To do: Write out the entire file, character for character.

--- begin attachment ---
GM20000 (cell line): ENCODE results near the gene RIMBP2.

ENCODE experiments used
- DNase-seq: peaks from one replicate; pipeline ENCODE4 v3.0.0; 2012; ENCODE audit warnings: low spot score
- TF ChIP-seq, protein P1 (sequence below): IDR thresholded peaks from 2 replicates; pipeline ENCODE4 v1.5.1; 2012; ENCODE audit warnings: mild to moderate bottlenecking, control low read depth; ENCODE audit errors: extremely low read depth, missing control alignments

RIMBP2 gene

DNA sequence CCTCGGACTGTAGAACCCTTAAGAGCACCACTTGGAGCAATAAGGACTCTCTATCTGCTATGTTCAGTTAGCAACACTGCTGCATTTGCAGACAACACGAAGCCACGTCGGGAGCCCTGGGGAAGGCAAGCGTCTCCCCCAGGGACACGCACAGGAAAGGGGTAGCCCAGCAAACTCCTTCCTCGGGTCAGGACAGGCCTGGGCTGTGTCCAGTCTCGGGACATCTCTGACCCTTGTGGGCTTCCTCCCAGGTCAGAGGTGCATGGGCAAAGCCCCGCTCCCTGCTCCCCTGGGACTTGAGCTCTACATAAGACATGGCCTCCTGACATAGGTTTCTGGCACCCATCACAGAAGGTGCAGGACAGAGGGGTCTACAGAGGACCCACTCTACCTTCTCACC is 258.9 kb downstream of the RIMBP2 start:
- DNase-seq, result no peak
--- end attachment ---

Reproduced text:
GM20000 (cell line): ENCODE results near the gene RIMBP2.

ENCODE experiments used
- DNase-seq: peaks from one replicate; pipeline ENCODE4 v3.0.0; 2012; ENCODE audit warnings: low spot score
- TF ChIP-seq, protein P1 (sequence below): IDR thresholded peaks from 2 replicates; pipeline ENCODE4 v1.5.1; 2012; ENCODE audit warnings: mild to moderate bottlenecking, control low read depth; ENCODE audit errors: extremely low read depth, missing control alignments

RIMBP2 gene

DNA sequence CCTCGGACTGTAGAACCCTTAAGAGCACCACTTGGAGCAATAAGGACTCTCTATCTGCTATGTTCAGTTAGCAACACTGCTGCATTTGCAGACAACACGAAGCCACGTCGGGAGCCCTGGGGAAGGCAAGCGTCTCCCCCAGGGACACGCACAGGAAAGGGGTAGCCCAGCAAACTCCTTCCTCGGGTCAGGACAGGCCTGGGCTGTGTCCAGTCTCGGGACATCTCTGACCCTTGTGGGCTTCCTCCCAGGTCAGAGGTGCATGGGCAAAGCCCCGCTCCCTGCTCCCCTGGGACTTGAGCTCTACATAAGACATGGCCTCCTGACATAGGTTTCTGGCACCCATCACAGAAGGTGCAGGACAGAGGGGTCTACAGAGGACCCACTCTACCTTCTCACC is 258.9 kb downstream of the RIMBP2 start:
- DNase-seq, result no peak